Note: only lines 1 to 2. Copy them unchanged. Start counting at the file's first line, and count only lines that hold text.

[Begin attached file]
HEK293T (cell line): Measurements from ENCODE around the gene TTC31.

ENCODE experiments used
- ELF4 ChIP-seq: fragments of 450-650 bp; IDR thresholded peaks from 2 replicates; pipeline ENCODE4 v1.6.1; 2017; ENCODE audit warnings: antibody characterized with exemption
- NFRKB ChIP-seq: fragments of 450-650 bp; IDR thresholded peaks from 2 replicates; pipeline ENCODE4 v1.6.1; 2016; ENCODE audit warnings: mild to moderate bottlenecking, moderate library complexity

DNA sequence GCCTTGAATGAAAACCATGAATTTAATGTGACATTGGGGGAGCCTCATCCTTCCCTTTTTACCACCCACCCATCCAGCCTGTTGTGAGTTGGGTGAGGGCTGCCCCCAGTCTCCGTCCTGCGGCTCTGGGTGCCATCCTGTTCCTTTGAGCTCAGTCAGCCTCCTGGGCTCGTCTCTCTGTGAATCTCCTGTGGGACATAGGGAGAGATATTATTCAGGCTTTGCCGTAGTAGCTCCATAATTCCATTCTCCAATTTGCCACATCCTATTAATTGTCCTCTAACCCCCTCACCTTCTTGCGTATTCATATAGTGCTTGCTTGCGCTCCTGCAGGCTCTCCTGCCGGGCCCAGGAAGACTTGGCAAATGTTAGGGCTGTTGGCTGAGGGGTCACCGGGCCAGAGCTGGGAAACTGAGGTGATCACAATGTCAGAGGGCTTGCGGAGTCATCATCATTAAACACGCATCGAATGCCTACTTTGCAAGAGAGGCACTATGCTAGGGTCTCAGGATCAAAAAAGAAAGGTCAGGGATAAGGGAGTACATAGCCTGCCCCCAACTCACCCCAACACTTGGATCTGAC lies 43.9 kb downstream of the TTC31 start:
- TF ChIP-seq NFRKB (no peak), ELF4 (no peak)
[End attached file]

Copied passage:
HEK293T (cell line): Measurements from ENCODE around the gene TTC31.

ENCODE experiments used